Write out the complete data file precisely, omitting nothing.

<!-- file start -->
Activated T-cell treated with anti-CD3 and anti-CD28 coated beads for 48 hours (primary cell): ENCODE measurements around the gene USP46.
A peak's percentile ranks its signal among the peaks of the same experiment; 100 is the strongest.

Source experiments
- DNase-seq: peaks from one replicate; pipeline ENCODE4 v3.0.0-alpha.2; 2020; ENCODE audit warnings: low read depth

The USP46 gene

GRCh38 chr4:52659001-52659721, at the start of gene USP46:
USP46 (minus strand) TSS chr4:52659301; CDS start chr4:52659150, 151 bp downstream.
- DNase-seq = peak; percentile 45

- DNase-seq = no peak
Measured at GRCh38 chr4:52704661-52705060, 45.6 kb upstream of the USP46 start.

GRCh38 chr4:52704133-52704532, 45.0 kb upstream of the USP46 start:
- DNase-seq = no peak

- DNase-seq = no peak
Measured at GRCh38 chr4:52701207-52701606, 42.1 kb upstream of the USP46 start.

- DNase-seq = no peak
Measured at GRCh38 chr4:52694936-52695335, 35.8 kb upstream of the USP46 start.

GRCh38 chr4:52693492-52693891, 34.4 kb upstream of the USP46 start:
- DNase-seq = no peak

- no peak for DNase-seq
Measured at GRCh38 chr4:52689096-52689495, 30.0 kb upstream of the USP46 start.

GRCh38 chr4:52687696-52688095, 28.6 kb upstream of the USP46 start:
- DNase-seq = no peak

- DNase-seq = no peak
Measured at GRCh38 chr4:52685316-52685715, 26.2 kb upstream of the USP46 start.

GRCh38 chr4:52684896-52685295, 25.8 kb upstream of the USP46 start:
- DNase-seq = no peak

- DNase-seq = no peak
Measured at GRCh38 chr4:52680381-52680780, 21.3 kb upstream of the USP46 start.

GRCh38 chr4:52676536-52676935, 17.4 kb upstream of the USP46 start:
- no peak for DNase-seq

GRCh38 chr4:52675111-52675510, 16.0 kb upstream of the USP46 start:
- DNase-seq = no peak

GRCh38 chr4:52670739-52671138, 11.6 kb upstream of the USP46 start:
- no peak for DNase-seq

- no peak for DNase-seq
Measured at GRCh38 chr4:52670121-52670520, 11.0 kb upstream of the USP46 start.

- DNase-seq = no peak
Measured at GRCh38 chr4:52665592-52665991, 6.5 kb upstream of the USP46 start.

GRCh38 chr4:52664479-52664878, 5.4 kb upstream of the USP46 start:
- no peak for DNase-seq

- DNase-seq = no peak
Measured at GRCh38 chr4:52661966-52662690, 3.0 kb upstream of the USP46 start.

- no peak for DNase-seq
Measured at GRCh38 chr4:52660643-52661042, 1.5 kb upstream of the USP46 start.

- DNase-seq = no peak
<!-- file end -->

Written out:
Activated T-cell treated with anti-CD3 and anti-CD28 coated beads for 48 hours (primary cell): ENCODE measurements around the gene USP46.
A peak's percentile ranks its signal among the peaks of the same experiment; 100 is the strongest.

Source experiments
- DNase-seq: peaks from one replicate; pipeline ENCODE4 v3.0.0-alpha.2; 2020; ENCODE audit warnings: low read depth

The USP46 gene

GRCh38 chr4:52659001-52659721, at the start of gene USP46:
USP46 (minus strand) TSS chr4:52659301; CDS start chr4:52659150, 151 bp downstream.
- DNase-seq = peak; percentile 45

- DNase-seq = no peak
Measured at GRCh38 chr4:52704661-52705060, 45.6 kb upstream of the USP46 start.

GRCh38 chr4:52704133-52704532, 45.0 kb upstream of the USP46 start:
- DNase-seq = no peak

- DNase-seq = no peak
Measured at GRCh38 chr4:52701207-52701606, 42.1 kb upstream of the USP46 start.

- DNase-seq = no peak
Measured at GRCh38 chr4:52694936-52695335, 35.8 kb upstream of the USP46 start.

GRCh38 chr4:52693492-52693891, 34.4 kb upstream of the USP46 start:
- DNase-seq = no peak

- no peak for DNase-seq
Measured at GRCh38 chr4:52689096-52689495, 30.0 kb upstream of the USP46 start.

GRCh38 chr4:52687696-52688095, 28.6 kb upstream of the USP46 start:
- DNase-seq = no peak

- DNase-seq = no peak
Measured at GRCh38 chr4:52685316-52685715, 26.2 kb upstream of the USP46 start.

GRCh38 chr4:52684896-52685295, 25.8 kb upstream of the USP46 start:
- DNase-seq = no peak

- DNase-seq = no peak
Measured at GRCh38 chr4:52680381-52680780, 21.3 kb upstream of the USP46 start.

GRCh38 chr4:52676536-52676935, 17.4 kb upstream of the USP46 start:
- no peak for DNase-seq

GRCh38 chr4:52675111-52675510, 16.0 kb upstream of the USP46 start:
- DNase-seq = no peak

GRCh38 chr4:52670739-52671138, 11.6 kb upstream of the USP46 start:
- no peak for DNase-seq

- no peak for DNase-seq
Measured at GRCh38 chr4:52670121-52670520, 11.0 kb upstream of the USP46 start.

- DNase-seq = no peak
Measured at GRCh38 chr4:52665592-52665991, 6.5 kb upstream of the USP46 start.

GRCh38 chr4:52664479-52664878, 5.4 kb upstream of the USP46 start:
- no peak for DNase-seq

- DNase-seq = no peak
Measured at GRCh38 chr4:52661966-52662690, 3.0 kb upstream of the USP46 start.

- no peak for DNase-seq
Measured at GRCh38 chr4:52660643-52661042, 1.5 kb upstream of the USP46 start.

- DNase-seq = no peak